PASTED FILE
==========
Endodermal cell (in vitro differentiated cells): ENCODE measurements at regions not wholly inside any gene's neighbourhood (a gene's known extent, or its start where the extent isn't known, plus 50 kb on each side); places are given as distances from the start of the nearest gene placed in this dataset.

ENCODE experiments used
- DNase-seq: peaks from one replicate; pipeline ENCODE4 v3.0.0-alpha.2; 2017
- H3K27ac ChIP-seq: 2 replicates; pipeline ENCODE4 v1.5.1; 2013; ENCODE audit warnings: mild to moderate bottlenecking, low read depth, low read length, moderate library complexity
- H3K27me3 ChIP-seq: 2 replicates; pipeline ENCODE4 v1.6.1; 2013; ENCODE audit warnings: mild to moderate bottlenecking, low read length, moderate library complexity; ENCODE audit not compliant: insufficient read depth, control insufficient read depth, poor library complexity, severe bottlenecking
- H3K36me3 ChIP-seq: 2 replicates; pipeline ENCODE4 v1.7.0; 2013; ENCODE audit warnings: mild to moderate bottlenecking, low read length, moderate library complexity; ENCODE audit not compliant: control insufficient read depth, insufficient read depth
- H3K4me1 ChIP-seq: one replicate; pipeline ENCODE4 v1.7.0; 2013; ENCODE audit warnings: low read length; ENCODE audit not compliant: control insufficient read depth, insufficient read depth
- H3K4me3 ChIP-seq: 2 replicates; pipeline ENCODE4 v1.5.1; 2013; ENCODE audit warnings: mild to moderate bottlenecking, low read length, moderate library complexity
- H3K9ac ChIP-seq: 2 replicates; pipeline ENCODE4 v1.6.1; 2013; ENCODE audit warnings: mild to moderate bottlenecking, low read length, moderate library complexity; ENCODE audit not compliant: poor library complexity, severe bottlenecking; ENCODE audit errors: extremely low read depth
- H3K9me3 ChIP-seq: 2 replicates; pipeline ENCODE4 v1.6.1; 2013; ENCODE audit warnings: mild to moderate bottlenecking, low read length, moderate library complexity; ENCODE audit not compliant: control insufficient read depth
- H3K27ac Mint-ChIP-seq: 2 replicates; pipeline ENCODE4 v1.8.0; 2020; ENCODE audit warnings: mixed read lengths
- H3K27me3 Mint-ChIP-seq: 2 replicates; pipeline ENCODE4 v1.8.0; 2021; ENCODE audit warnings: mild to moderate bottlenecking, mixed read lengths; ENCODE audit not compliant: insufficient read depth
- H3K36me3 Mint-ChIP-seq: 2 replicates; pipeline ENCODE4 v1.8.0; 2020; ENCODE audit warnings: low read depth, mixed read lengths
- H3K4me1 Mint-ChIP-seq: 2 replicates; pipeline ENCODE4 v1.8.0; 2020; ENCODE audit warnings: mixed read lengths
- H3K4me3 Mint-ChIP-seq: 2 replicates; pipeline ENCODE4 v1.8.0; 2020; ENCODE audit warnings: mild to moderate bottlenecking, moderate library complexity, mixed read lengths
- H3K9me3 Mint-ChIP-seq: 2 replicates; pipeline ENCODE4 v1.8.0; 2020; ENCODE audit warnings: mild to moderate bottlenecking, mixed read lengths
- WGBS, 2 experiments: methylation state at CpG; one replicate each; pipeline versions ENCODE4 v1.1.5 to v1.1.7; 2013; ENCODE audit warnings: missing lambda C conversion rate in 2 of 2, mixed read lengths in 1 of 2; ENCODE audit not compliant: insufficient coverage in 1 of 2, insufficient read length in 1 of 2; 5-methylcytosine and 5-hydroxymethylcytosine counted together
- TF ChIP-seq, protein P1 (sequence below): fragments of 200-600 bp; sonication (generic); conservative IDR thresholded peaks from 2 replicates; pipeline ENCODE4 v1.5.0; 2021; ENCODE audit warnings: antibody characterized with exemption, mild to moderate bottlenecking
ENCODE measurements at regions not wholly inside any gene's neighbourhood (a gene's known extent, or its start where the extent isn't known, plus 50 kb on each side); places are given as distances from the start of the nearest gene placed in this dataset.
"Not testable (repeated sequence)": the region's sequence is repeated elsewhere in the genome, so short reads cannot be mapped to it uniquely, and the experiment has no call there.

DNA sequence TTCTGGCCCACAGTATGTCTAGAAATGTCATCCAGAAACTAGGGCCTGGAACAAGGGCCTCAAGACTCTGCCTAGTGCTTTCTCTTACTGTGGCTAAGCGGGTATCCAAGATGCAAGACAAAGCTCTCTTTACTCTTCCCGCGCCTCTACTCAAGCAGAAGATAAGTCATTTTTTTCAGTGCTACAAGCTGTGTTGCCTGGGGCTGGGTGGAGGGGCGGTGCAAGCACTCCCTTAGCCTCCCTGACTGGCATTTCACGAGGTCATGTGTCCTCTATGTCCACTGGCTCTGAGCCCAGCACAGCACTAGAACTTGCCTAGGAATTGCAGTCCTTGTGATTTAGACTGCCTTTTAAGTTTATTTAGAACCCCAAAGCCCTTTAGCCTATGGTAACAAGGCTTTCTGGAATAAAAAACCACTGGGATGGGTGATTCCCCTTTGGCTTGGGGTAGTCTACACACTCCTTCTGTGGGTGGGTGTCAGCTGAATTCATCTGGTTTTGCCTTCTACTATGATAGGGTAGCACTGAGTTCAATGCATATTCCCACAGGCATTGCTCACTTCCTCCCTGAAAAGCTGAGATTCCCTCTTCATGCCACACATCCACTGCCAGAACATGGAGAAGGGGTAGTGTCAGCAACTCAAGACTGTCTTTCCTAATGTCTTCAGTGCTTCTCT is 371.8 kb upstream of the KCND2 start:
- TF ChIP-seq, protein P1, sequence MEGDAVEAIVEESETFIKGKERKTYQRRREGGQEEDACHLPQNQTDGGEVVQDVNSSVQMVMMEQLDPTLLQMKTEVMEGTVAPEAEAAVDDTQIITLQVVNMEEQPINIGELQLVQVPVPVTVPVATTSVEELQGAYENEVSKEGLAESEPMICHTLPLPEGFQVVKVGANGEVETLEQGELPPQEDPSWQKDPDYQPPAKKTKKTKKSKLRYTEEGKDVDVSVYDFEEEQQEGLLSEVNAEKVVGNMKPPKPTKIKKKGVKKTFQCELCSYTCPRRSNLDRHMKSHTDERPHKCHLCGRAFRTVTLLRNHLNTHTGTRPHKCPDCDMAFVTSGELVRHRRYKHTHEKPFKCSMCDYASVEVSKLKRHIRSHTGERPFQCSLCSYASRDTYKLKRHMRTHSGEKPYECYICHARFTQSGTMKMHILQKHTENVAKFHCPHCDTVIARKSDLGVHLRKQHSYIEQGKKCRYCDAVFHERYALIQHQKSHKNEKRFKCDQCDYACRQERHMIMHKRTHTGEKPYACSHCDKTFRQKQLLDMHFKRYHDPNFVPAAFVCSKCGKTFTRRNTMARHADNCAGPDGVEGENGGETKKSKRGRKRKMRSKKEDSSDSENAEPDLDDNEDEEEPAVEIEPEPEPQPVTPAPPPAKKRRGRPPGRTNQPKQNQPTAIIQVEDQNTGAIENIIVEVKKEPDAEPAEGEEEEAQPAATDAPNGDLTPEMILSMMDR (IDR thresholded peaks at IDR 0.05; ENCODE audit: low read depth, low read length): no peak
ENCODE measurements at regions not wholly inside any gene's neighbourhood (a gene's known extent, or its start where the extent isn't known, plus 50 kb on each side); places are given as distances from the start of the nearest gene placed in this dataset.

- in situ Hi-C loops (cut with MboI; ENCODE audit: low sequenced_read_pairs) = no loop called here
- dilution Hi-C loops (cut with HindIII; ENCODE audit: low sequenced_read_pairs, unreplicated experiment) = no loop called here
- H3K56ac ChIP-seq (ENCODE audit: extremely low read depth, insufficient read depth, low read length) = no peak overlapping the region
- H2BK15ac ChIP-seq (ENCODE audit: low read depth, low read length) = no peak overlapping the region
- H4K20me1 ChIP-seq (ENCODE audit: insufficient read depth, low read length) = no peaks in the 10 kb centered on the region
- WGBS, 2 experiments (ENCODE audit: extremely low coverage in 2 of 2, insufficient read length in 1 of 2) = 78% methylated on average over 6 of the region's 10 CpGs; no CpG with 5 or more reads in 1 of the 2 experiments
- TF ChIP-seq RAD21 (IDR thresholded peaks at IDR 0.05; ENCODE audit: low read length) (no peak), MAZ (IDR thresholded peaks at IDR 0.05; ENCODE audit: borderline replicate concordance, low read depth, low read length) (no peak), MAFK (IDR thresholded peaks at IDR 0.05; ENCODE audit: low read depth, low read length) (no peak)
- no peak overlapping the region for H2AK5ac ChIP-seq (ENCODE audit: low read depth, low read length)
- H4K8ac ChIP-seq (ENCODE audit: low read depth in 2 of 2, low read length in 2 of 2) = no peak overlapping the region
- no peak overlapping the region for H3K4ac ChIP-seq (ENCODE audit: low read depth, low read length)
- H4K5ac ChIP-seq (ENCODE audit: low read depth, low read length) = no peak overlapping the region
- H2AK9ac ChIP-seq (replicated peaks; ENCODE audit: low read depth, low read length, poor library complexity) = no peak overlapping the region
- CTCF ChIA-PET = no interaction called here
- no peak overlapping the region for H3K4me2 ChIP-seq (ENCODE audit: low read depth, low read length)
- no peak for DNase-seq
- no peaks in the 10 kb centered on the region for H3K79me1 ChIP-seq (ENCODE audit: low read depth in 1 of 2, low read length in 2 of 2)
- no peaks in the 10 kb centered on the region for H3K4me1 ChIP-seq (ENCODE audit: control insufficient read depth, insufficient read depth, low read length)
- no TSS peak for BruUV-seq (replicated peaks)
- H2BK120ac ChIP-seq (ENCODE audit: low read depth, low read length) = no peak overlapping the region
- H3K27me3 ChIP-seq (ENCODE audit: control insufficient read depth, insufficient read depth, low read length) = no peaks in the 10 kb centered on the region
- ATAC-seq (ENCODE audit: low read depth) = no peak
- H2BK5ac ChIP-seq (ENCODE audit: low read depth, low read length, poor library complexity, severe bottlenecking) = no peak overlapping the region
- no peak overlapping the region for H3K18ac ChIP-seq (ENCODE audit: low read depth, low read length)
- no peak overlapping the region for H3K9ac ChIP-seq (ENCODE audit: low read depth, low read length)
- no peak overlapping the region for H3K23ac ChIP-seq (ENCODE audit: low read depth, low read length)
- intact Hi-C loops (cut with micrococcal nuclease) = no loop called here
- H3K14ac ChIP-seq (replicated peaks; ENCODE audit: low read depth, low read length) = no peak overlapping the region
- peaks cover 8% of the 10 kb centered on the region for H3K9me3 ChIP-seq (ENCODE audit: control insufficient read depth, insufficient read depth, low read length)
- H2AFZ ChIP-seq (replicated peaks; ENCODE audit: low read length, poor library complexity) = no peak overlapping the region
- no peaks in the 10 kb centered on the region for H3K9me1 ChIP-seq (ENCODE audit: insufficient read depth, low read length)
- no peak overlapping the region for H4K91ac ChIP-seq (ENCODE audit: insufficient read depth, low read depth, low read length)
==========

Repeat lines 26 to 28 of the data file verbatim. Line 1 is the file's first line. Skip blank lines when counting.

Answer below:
- H3K56ac ChIP-seq (ENCODE audit: extremely low read depth, insufficient read depth, low read length) = no peak overlapping the region
- H2BK15ac ChIP-seq (ENCODE audit: low read depth, low read length) = no peak overlapping the region
- H4K20me1 ChIP-seq (ENCODE audit: insufficient read depth, low read length) = no peaks in the 10 kb centered on the region